I was looking at a list of questions that investors should ask when considering investment and I wondered how many small to medium sized law firms would get investment if they decided to start-up today.
I then had a bit of fun and called up an investor that I know and "pitched" him the idea of a "new business" without telling him that it was a "traditional law firm model" that I was using.
Here's the questions and the answers:
1. What does your business do? - We employ trained professionals and sell professional services by the hour. The more hours we sell, the more money we make. We pay the professionals a salary regardless of whether we sell any hours or not, but the idea is to pay the professionals £34 per hour (inc NI) and sell their hours for £100-£150 (or more) per hour plus vat. The difference will be used to pay rent, heat the office, pay support staff and all other costs. The remainder will be divided up at the end of the year between the partners and then we will start all over again.
2. How many countries does and will your business operate in? - Just the one. But it will be more local than national.
3. Who currently owns shares in your business ? - No one owns shares, it's a partnership.
4. Are the partners investing any money in the business? - Yes, some of them will borrow from the bank and invest it in the business and we won't pay them any interest, so we score a bit there.
5. Tell us about your management team. - The managers will be the trained professionals. They don't know anything about management "per se", but hey, how hard can it be?
6. What will you do to fill the gaps in your management team? - There are no gaps. If we start losing money and are struggling we may decide to bring in some "consultants"...but only after a committee meeting, threatening letters from the bank, the loss of some good professionals and when we can't figure it out for ourselves....even then we will delay a little bit longer. Then we will ignore what the consultants say because they are not really trained professionals, are they?
7. Who are your customers now and who will be your customers in the future? - Our customers will be long standing friends of ours and our family and other business people that we have met over the years. Our services are in such demand that the 'phone always rings and people come in the door and our friends recommend us to their friends. I expect in the future it will be the same. We did have a marketing person(s) but we saved money by getting rid of them. That meant more for the partners to divide up at the end of the year.
8. What intellectual property do you have? - A name, (it's all our own names so no one can really use it but us) a logo that we paid a professional designer a lot of money for, so it sits as an Asset on our balance sheet, a brochure website and er..that's about it.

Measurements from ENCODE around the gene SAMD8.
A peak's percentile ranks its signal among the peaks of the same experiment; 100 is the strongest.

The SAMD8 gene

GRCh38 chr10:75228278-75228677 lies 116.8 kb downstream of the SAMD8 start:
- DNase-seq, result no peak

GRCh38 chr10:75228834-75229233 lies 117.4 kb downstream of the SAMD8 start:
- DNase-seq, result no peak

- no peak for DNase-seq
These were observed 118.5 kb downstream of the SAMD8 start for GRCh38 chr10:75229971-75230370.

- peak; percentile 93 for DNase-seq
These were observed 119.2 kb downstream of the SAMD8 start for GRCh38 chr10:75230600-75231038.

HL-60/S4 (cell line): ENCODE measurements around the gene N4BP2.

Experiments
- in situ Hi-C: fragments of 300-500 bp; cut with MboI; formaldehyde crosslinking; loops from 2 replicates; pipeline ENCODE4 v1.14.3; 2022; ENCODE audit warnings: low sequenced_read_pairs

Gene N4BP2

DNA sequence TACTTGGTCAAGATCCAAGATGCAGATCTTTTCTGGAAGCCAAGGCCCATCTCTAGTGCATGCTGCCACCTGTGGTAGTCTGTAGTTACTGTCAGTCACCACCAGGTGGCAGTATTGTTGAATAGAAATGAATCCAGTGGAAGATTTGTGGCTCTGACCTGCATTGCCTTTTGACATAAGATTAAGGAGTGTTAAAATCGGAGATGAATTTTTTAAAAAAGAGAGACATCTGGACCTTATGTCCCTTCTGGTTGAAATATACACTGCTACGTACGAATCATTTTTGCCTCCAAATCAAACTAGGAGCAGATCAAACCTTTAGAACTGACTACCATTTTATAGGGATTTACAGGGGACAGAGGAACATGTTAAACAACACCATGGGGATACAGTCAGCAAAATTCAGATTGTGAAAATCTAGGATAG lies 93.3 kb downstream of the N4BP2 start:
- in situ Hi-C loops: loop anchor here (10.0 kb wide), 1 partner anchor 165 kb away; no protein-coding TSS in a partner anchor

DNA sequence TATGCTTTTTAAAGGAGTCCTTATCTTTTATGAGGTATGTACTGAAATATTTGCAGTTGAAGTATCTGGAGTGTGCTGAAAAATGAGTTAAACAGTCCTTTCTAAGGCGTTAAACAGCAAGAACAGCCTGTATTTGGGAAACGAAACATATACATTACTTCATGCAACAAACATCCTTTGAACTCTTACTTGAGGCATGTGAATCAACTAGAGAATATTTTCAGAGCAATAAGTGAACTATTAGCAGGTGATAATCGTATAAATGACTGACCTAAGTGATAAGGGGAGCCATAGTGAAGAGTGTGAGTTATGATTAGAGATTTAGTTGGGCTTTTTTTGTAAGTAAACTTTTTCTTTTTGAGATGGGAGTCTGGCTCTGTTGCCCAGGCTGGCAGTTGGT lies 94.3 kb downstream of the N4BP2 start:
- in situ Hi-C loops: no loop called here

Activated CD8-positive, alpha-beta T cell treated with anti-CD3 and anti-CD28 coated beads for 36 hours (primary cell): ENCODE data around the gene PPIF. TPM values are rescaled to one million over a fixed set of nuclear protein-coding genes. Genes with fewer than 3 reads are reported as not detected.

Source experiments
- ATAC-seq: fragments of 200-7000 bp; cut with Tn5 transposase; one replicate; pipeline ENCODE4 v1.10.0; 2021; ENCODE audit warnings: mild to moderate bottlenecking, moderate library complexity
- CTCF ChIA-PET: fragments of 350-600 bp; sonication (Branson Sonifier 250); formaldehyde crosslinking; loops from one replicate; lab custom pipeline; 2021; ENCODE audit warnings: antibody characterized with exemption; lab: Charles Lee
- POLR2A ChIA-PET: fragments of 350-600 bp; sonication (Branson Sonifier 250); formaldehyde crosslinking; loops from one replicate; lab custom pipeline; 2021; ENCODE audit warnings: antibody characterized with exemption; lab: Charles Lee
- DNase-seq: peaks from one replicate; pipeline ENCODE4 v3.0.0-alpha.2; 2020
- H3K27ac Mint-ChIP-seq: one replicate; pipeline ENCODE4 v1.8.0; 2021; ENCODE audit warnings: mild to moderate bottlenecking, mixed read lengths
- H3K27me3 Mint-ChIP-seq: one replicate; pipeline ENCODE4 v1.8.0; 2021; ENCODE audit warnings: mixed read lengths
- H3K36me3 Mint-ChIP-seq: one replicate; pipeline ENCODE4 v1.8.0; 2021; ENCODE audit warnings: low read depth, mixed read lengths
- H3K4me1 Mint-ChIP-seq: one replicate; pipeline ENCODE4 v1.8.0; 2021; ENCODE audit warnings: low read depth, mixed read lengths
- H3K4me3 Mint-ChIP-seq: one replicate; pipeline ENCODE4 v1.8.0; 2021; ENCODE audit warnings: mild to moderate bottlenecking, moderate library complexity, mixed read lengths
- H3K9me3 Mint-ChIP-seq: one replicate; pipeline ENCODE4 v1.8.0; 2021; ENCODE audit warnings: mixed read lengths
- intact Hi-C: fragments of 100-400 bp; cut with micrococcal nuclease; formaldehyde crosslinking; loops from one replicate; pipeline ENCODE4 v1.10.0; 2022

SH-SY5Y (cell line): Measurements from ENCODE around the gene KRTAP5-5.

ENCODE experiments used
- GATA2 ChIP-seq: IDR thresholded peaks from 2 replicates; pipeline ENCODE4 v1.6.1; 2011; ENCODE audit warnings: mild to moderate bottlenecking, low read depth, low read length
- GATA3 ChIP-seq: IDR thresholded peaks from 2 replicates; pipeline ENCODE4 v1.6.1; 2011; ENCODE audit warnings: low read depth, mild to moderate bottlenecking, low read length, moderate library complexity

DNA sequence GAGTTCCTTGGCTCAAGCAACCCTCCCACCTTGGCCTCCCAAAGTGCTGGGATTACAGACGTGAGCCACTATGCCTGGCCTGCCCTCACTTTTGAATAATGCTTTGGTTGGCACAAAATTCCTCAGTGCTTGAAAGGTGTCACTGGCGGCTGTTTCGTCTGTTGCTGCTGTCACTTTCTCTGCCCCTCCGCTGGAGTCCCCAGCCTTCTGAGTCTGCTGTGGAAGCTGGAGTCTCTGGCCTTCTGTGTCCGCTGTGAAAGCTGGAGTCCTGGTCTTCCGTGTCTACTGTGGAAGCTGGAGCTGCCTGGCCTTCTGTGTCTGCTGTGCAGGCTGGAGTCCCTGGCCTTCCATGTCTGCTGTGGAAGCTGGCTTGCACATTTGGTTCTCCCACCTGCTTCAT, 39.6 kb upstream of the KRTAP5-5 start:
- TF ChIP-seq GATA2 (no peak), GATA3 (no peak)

9. What is your business model? - I already told you, to sell hours.
10. What is your financial model? - To pay £34 for hours and sell them for £150.
11. What are your profit and cash flow projections for the next 12 months, 3 years and 5 years? - Well, if we employ 12 professionals we will pay out about £408,000 but we will bring in £1.8m. After costs we should have 30% profit or about £540,000 to divide up, so we will make lots of money in year 1. After that we predict in 3 years we will do the same and in 5 years the same again. Remember we don't invest the profits in the business, we divide them up and pay 40% (or 50%) tax.
12 What do you need the investment for? - A better website. To re-instate my expenses. To clear off the overdratf.
13. What is the valuation of your business? - Well, after year 1 we reckon that 6 times profit is what a professional services business is worth, so £3.2m but if you're really interested, we'll take £3m now and retire as we have no one to hand it on to.
14. How can you justify that valuation? - Because that's what it's always been.
15. What are your long-term hopes for the business? - I'll sell my share of the partnership to another professional and maybe some of the others will do the same and the business will carry on with my name over the door; that would be nice.
16. What are your long-term plans personally? - Same as 15. Then I'll play more golf...in Portugal. I hear that property will be cheap there.
17. How do you plan to exit from the business? - I already told you, same as 15.
18. When do you expect to exit from the business? - As soon as possible, selling hours is hard work...it never used to be...I'm getting to old for this...does anyone want to buy my share of the partnership? I'm willing to negotiate.
I asked my investor friend if he would be investing...can you guess what he said...?